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Installation and configuration of VirtualBox on Windows 10

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VirtualBox is a cross-platform virtualisation tool. It can be used to create virtual machines running different operating systems on a single machine. This article discusses how VirtualBox can be installed in Windows 10.

VirtualBox, as the name suggests, is cross-platform virtualisation software that is based on x86 systems. It was developed by Innotek, which was acquired by Sun Microsystems, and then by Oracle in 2010.

VirtualBox provides the facility to install and run various operating systems such as Windows, Linux, Solaris and others, on multiple virtual machines. It provides high performance and various features to its users for professional or enterprise use. Since it is open source software, it is widely used.

It also supports various hardware such as multi-screen resolutions, USB device support, built-in iSCSI support, ACPI support, and guest multi-processing.

Figure 1 Features of Virtual Box

Figure 1: Features of Virtual Box

Figure 2 Virtual Box Create VM

Figure 2: Virtual Box: Creating a VM

Figure 3 Virtual Box VM Created

Figure 3: Virtual Box: VM Created

The main features of Virtual Box are shown in Figure 1.

Installation and configuration of VirtualBox on Windows 10
Go to https://www.virtualbox.org/wiki/Downloads and download the installation packages. VirtualBox platform packages are released under the terms of the GPL version 2. In our case, we will download the installation package of VirtualBox 5.1.6 for Windows hosts x86/amd64. Now, click on it to install it.

Read the instructions in each dialogue box and click on Next. There will be a warning regarding network interfaces, as the installation will reset the network connection.

Once you are ready to install, click on the Install button.
Click on the checkbox if you want to start VirtualBox after installation.
Once the installation finishes successfully, you will get the VirtualBox dashboard. We are now ready to create a virtual machine in the VirtualBox.

Figure 4 Virtual Box ISO Configuration for CentOS 6.7

Figure 4: Virtual Box ISO Configuration for CentOS 6.7

Figure 5 Virtual Box CentOS Installation

Figure 5: Virtual Box CentOS Installation

Table 1 A comparison between VirtualBox, Xen, KVM and VMware Player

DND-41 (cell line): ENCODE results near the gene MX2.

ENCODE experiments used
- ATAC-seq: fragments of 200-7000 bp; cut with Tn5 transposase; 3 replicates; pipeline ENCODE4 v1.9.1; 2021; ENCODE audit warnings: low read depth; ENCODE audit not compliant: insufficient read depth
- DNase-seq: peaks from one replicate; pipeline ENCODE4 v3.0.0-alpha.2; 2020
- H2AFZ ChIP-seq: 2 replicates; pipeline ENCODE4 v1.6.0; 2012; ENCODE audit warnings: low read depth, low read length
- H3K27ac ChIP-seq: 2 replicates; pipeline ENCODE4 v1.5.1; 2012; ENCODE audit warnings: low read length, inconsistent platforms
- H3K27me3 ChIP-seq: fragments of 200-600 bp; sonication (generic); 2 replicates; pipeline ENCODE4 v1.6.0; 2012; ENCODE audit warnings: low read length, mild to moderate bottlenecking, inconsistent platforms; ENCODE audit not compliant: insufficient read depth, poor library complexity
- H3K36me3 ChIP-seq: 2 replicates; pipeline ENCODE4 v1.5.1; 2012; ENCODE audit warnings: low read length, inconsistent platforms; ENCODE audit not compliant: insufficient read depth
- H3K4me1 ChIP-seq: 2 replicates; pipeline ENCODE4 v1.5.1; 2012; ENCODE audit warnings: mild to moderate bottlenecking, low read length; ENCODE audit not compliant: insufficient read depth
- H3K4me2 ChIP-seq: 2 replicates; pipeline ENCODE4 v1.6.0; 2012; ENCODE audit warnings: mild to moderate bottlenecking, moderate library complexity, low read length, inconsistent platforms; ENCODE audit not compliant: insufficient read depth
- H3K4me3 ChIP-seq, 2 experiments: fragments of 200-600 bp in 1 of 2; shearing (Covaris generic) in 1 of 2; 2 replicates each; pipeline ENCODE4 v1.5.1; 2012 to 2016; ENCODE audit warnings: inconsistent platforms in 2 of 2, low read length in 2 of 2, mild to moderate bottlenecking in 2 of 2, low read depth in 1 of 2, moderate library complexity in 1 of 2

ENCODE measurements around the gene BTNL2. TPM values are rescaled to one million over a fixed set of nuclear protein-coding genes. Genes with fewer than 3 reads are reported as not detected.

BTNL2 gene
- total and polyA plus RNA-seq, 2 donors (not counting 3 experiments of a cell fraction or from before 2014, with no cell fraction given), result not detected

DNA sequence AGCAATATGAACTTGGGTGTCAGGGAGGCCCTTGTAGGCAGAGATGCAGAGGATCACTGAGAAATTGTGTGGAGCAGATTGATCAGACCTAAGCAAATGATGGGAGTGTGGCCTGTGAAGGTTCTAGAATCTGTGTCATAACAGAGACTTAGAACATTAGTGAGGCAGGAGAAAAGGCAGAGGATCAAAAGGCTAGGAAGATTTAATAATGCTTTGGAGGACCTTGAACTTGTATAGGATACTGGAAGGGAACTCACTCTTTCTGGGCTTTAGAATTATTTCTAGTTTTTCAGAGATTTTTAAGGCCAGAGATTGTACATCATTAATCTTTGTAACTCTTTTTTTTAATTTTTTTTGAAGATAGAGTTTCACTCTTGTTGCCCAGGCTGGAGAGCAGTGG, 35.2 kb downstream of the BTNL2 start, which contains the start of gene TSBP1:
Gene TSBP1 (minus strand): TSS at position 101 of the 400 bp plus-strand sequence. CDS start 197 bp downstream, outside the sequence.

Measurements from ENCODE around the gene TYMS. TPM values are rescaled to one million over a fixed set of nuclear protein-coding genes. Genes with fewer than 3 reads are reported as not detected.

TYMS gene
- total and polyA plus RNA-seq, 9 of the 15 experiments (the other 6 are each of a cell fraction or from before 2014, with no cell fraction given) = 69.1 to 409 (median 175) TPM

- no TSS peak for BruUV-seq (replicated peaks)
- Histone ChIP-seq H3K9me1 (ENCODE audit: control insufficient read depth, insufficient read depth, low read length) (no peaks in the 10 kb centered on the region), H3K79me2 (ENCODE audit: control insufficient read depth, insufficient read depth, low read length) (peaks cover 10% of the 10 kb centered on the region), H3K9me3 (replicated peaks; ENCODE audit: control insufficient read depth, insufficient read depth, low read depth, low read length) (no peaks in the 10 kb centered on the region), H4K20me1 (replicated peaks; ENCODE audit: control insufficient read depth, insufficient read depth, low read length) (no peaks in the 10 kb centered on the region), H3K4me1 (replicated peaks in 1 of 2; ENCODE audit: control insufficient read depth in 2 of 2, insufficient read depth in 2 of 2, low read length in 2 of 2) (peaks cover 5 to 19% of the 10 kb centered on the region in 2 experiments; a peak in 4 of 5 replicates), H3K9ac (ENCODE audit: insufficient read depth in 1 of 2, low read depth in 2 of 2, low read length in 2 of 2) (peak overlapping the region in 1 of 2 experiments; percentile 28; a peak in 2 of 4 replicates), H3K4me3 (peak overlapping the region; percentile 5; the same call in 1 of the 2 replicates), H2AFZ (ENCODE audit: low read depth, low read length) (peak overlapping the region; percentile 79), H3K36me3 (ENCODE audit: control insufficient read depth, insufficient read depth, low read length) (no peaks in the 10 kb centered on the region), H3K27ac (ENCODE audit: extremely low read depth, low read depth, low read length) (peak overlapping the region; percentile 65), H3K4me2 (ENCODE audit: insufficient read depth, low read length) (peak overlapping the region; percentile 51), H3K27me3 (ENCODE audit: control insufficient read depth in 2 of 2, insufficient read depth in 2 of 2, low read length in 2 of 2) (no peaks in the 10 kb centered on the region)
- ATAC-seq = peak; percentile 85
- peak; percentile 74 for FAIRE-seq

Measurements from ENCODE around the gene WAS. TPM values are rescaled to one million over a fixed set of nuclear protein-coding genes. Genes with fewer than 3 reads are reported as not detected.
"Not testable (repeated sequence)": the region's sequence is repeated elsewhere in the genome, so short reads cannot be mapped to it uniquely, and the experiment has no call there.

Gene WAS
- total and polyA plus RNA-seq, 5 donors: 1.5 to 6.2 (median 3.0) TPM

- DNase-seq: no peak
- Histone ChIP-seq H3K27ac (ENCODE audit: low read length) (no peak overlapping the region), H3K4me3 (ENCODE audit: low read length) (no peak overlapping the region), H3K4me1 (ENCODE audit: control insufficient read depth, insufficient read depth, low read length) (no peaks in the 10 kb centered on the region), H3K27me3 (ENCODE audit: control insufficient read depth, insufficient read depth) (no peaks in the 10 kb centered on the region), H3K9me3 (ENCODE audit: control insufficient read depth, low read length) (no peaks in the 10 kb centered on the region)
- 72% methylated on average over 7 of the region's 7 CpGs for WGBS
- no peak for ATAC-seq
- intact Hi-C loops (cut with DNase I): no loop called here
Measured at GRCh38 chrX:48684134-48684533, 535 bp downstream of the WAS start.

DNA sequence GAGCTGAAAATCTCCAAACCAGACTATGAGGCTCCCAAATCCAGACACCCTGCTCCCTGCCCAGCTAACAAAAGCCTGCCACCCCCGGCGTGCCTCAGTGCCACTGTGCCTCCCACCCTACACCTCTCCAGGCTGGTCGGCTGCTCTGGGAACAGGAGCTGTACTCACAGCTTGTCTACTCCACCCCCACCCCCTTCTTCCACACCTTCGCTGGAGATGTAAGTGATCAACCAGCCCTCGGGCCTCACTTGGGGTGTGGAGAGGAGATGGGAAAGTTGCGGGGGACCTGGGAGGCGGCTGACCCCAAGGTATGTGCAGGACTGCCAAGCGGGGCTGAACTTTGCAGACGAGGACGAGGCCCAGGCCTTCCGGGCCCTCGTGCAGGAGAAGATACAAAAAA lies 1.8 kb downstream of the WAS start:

Table 1: A comparison between VirtualBox, Xen, KVM and VMware Player

Creating a VM in VirtualBox
To create a virtual machine in VirtualBox, click on the New button. Provide a name for the virtual machine, select the operating system type, and select the version. In our case, we will create a CentOS 6.7 virtual machine.

Click on Next and select the memory size (in MB) for the CentOS 6.7 virtual machine.
Click on Next again. Configure the settings for the hard disk; in our case, we will select ‘Create a Virtual Hard Disk’ now. Click on Create. Select the hard disk file type as VDI-VirtualBox disk image.

Click on Next. Select a dynamically allocated size for efficiency as it will use space only as per requirements. Click on Next. Keep the file location and size as it is. Click on Create. You will now have a newly created virtual machine in VirtualBox on the desktop.

Click on Start. In the startup disk, provide the CentOS 6.7 ISO.

Click on Start and follow the rest of the process for a normal CentOS installation.
Once the virtual machine is ready and we want to preserve the installation (or if we want to create a similar type of virtual machine), we can clone it. Go to the left sidebar and click on Clone. Provide the new VM’s name and click on Next.

Figure 6 System Settings

Figure 6: System Settings

Figure 7 Virtual Box Display Settings

Figure 7: VirtualBox display settings

Figure 8 Network Settings

Figure 8: Network Settings

Select a clone type. We will select a Full Clone and not a linked clone. A full clone will create an exact copy of the original machine, and it will include all virtual hard disk files too in the process. In the case of a linked clone, it won’t copy the virtual hard disk files but a new virtual machine will be tied to the original virtual hard disk files. Click on Clone and then on Done.

To verify and edit the different settings available in the VirtualBox VM, click on the virtual machine and select Settings. In each case, verify and/or edit settings.

To verify what files are created for the VM, go to C:\Users\<UserName>\VirtualBox VMs and verify all files.

  • Chetan Aurangabadkar

    I installed Virtual box on Windows 10 . I installed Open SuSE (LEAP) and CentOS 7.3 on two VMs
    the Virtual box network setup is bridged. OpenSuSE takes host-only networking and get 192.168.56.x address and CentOS 7.3 takes bridged network gets address from DHCP (my router) 10.0.2.x
    May I know what setting I am missing? I tried all the config options so far no luck. Please assist!

  • Chetan Aurangabadkar

    Mangaged to figure out how VM gets IP address . The default setting in Virtualbox is NAT, changed it to Bridged with this VMs get IP from DHCP